Using Tech to Better Serve Your Community in the New Year

With the new year, there is a new normal. COVID-19 prompted a surge of new technology that can help nonprofits like yours make a greater impact. There are many ways you can consider using tech to better serve your community in the new year. This post will help you understand those considerations.

Using Tech to Better Serve Your Community in the New Year

You don’t have to start with a blank slate when choosing new technology to adopt. Looking for inspiration from other industries, such as education and healthcare, can help. 

Below are some ways tech changed these industries for the better. We hope this information helps you in your quest to use tech to serve your community in the new year better.

Keeping People Connected

When distance, illness, or other factors keep you from having face-to-face interaction with those you serve, technology can help you build community and keep people connected.

Cloud-powered platforms, tools, and devices are connecting people around the world. You no longer have to go to the office for your nonprofit’s daily all-hands meeting. Hosting video meetings became mainstream in 2020. 

Virtual tools aren’t just making a difference in professional lives. Netflix Party and Discord are two technologies helping people feel less isolated. Netflix Party is a Google Chrome extension that allows people to watch Netflix movies and TV shows with those in other locations. People can livestream video game sessions with friends on Discord. These technologies provide creative ways to connect remotely, encouraging interaction, no matter the distance.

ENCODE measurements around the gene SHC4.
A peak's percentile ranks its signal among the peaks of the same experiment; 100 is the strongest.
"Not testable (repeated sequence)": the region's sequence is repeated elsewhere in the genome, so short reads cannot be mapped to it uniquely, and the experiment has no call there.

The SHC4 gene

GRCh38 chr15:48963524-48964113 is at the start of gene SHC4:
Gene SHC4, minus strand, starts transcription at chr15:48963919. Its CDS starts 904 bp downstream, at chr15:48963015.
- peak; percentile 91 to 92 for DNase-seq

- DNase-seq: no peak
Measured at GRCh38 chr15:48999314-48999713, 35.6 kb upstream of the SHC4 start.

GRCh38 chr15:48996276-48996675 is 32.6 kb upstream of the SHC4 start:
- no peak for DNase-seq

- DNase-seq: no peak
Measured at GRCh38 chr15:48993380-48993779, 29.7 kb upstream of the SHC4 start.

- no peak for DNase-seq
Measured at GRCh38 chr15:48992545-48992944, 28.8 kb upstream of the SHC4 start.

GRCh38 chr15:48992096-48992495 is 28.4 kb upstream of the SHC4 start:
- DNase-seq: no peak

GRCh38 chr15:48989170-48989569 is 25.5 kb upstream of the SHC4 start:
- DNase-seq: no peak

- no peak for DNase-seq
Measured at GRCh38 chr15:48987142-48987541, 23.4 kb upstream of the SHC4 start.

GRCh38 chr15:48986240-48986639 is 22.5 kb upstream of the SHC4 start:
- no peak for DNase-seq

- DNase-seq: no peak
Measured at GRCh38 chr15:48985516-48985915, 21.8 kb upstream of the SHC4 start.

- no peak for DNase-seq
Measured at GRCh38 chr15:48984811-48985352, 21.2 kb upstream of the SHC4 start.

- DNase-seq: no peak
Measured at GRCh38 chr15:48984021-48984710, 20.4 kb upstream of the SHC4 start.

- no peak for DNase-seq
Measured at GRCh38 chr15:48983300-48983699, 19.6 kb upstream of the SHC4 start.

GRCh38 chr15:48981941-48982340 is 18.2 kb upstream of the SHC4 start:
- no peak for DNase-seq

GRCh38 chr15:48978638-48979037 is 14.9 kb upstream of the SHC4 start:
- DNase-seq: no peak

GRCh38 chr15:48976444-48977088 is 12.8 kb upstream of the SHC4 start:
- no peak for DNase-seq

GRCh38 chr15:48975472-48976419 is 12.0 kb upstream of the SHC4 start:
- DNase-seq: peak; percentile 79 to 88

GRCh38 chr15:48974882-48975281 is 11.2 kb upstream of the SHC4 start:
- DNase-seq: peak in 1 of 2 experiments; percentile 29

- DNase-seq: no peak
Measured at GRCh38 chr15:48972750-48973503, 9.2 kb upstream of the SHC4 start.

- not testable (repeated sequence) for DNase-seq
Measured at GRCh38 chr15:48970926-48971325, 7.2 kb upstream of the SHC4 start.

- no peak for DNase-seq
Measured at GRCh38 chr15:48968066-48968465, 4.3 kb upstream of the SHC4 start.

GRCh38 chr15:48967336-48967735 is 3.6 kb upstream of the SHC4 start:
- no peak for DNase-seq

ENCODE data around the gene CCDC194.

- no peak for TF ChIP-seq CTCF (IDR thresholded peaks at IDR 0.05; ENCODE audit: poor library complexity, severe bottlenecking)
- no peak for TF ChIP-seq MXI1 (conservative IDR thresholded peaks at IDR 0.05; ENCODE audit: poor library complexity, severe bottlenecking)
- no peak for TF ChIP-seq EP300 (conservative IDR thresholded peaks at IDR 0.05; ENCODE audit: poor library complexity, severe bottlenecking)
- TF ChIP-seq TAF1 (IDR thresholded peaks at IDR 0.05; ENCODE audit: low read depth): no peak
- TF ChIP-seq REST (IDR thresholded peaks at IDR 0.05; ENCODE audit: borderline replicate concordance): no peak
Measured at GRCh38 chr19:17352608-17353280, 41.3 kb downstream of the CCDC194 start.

Questions to consider:

  • How do people rely on your nonprofit as a connection touchpoint?
  • How can you use technology to better connect those you serve?

Aid in Education 

As a nonprofit, education likely plays some role in your day-to-day operations. You likely want to teach those you serve about how to get the most out of your services. You probably also seek to educate volunteers and supporters about how to advance your mission. Either way, you can glean something from the learnings of the education industry during COVID-19.

Technology allows for more engaging content than in a traditional classroom setting. This engagement can boost curiosity, which research says relates to academic success, particularly in math and reading. Engaging content can mean including videos, interactive quizzes, or podcasts in assignments.

For educators, technology often leads to improvements in teaching productivity and efficiency. It allows teachers to tweak their instruction methods and personalize learning. Remote learning also reduces the costs associated with physical instructional methods. It can make the best use of time for educators and students.

Let’s not forget what the sudden shift to remote education taught educators in the way of tech access. Some students rely on resources provided in brick-and-mortar environments that they don’t have in their homes. If education happens exclusively online, do students have access to tablets or laptops? Reliable internet connectivity is another concern. 

Questions to consider:

  • How can you use technology to educate those you serve and supporters?
  • How can you be inclusive in your use of technology?
Couple hiking wearing jacket outdoors wearing a fitness band

Impact on Healthcare